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Palo Alto, CA — April 2012. A dentist noticed his office computer acting strange. Patient X-rays were not accessible. His database was hacked, corrupted. According to Palo Alto police Sgt. James Reifschneider, a ransom demand of $3,000 was emailed to the dentist in exchange for his original database. The dentist refused. A secured IT professional reconstructs as much lost data as possible. The dental hacker remains at large.
Hackers crack email passwords and wireless digital data like we watch TV. They hijack our email account, typically sending everyone we’ve ever emailed a money-making scam letter or spyware virus.
This article is the second of a two-part series on responsible behavior in the digital realm. Restoring credibility and reducing vulnerability after your email is hacked requires action.
Not responding may appear unprofessional. Your account may continue “e-harassing” patients about pharmaceuticals or worse. Here are four different levels of responses, the simple to the comprehensive.
One social media message. When Naperville resident Joan Doyle heard from friends that she was emailing them spam, she bristled. “I envisioned a bunch of disaffected 20-year-olds living in their parents’ basements, wreaking havoc for kicks. I put an announcement on Facebook.”
All electronic means of notification. Elizabeth Wheeler, a faculty member at Chicago’s Robert Morris University, explained that dentists should go beyond posting the news in one place and make use of any kind of media (FB, webpage, etc.). “Because they have so many patients, emailing from the account that was hacked is best. And in that email include a new email address for the dentist. This way, the patient knows which email account the doctor is referring to, as opposed to emailing from a new account; you may have patients delete the email from an unknown ‘new’ email address.”
No more emails; use phone or letters. “Your patient base is your most important asset, so communicate what happened, and what you are doing to remedy the attack,” advised Scott Schober, President and CEO of Berkeley Varitronics Systems in Metuchen, NJ. “Call them personally, do not send a mass email apologizing. If the base is too large to effectively call, then try an old fashioned letter.”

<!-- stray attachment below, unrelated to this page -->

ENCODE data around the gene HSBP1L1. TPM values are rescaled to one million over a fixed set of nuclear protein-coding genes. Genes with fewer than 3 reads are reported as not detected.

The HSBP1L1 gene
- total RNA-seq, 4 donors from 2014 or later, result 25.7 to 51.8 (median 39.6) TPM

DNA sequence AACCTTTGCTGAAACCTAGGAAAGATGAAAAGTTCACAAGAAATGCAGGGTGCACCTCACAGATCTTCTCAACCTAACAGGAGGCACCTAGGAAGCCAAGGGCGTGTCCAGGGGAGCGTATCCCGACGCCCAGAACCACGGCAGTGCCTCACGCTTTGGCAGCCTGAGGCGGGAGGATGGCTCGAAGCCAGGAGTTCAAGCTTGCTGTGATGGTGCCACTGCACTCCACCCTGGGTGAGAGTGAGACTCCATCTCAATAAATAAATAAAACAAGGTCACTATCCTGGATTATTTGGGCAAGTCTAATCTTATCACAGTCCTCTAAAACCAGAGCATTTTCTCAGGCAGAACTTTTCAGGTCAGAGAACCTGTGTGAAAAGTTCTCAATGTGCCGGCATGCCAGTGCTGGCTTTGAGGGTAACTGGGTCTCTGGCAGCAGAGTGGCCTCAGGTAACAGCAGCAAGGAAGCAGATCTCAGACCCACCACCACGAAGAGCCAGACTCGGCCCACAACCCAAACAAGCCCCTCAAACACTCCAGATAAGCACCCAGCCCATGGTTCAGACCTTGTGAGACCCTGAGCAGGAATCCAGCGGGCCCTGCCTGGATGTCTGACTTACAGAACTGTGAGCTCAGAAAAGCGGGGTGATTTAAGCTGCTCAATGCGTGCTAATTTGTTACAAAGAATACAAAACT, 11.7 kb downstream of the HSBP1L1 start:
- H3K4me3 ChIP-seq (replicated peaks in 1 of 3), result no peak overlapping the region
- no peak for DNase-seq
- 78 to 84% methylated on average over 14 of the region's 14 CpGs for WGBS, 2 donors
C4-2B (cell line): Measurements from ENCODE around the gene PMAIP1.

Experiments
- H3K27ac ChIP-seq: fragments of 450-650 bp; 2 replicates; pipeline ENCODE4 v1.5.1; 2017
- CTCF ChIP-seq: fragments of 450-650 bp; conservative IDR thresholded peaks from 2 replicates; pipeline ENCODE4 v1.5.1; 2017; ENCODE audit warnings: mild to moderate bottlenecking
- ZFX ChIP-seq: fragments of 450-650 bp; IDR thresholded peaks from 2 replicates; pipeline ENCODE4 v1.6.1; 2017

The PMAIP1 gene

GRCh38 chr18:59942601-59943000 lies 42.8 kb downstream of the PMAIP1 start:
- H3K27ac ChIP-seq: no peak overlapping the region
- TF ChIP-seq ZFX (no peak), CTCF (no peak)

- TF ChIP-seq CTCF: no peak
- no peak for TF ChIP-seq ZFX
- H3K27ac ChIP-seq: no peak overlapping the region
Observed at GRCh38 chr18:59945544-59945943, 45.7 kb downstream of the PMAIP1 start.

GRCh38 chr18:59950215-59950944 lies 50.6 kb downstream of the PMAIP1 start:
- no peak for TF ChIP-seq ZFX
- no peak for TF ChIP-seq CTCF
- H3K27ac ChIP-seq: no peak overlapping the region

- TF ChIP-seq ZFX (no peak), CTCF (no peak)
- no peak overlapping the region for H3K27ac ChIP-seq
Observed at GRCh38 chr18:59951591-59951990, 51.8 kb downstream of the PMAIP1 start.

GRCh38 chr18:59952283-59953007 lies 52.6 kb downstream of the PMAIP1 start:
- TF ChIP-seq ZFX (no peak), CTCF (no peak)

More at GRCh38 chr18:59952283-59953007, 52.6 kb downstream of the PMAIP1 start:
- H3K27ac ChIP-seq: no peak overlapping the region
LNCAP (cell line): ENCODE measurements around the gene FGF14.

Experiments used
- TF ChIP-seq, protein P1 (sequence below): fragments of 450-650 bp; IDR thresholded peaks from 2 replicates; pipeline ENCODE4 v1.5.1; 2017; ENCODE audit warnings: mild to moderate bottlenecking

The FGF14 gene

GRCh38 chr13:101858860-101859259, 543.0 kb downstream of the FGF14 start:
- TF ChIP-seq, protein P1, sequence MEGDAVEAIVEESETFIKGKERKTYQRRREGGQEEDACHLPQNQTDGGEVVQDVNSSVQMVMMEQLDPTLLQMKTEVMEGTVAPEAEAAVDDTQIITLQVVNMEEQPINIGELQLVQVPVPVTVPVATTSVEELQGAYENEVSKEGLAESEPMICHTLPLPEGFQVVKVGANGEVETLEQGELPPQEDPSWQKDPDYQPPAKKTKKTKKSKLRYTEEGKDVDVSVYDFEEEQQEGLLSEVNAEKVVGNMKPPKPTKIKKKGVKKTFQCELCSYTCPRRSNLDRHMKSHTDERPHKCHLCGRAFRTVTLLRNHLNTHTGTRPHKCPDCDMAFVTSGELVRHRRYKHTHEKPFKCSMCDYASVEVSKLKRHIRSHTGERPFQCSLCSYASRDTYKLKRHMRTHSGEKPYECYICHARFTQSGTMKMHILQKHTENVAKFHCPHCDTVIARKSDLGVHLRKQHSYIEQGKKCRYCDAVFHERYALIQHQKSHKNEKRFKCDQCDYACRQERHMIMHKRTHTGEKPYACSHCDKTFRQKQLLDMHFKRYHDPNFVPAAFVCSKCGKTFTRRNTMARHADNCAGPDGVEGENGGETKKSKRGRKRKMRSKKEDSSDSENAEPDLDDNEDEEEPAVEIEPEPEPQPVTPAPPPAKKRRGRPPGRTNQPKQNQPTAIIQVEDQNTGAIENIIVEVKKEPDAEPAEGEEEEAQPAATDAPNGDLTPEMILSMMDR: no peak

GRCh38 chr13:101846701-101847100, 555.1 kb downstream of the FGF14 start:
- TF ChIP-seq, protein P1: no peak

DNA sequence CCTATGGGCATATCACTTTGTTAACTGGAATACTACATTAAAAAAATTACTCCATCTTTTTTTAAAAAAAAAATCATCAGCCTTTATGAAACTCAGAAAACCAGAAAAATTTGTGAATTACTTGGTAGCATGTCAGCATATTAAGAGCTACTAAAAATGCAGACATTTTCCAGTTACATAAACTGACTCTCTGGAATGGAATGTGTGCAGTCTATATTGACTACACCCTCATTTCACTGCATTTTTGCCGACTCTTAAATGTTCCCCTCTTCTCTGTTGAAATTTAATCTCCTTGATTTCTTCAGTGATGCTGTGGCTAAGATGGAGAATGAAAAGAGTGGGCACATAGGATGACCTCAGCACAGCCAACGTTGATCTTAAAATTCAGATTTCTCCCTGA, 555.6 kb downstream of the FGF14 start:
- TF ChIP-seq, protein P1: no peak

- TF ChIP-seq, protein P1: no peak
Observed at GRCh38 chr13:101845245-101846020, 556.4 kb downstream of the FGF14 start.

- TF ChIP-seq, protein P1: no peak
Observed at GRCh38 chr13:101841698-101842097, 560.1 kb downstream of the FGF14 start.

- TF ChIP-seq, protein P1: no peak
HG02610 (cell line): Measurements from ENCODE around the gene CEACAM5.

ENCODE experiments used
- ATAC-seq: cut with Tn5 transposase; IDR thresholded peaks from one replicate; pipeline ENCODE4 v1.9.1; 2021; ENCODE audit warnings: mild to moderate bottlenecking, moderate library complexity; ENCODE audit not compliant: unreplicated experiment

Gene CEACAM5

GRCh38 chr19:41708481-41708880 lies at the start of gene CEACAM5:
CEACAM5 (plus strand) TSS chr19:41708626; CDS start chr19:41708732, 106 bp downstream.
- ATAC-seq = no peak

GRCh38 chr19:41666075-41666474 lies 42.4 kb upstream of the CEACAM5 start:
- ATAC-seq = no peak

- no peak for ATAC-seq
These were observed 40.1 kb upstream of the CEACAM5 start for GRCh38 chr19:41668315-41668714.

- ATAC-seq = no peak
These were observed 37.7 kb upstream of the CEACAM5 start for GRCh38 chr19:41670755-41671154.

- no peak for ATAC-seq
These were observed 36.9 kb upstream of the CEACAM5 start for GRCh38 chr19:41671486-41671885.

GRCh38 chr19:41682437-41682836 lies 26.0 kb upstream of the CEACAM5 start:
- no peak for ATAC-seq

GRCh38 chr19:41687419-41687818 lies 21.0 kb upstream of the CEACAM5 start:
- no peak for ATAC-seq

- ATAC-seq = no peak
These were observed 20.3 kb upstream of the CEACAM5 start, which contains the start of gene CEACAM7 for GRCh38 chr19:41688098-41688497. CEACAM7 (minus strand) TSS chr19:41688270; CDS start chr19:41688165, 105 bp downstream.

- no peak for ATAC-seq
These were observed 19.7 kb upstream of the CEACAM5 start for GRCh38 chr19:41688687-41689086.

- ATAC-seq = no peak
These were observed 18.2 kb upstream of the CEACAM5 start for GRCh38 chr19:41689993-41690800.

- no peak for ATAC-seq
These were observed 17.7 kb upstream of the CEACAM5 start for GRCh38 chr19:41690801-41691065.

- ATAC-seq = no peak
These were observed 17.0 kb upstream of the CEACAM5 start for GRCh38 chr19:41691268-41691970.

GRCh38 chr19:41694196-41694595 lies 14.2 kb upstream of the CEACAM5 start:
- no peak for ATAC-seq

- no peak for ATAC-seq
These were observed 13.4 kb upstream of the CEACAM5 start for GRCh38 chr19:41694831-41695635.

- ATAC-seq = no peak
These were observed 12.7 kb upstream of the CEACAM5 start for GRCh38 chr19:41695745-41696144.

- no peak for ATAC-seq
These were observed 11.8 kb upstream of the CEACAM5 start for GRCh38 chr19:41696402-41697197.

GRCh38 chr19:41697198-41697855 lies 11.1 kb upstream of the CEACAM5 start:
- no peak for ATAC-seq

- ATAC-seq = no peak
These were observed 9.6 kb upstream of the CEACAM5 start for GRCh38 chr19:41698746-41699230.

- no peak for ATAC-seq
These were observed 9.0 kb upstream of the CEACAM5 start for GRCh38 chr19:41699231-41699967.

Hire a professional service to send notification. Illinois’ Personal Information Protection Act1 — thick with details of secure patient information compliance and data breach notifications — compels some dentists to hire professional risk mitigation response companies. Sheila Davis, Assistant Vice President of Claims and Risk Management at TDIC in Sacramento, said her company just paid out $44,000 for a hacked dentist’s forensic investigation, mailed notifications and credit monitoring services for nine patients’ compromised data. “He took the images of their smiles and faces on a mobile device to do the workup at home and it was stolen. You don’t always realize the magnitude and significance of the data you capture and store.” Using security products (Symantec’s PGP software, etc.) can encrypt emails and log-ins, said Ms. Davis, who advises dentists to check if their insurance covers data compromise.
A survey of 2,618 business leaders in May 20122 reported the typical business is cyber attacked an average of 79 times weekly. If a malfactor controls your email, a more sophisticated password is needed ASAP.
Karen Hickman, an etiquette and protocol consultant at Professional Courtesy in Fort Wayne, IN, said she contacts the sender of emails without subject lines and nothing but links. “I don’t sound accusatory with ‘you sent me spam.’ Rather, I politely explain I received an email that looked a little suspicious, please confirm this is from you before I click any links.”
Snopes.com remains a viable hub to check for reports of scams via emails; that’s where I learned that a former coworker’s emailed plea for money after being mugged in Nigeria was sent in bulk.
Dentists should purge old data contacts to minimize the impact of a spamming, said Mr. Schober. “Also, do not use free public WiFi and turn it off, including your Bluetooth, to prevent your devices and their access points from being discoverable by other enabled devices.”
A tradition of working for the dental profession. The Chicago Dental Society was organized in 1864 and incorporated in 1878. The objective of the Chicago Dental Society is to encourage the improvement of the health of the public, to promote the art and science of dentistry and to represent the intrest of the members of the profession and the public that it serves.
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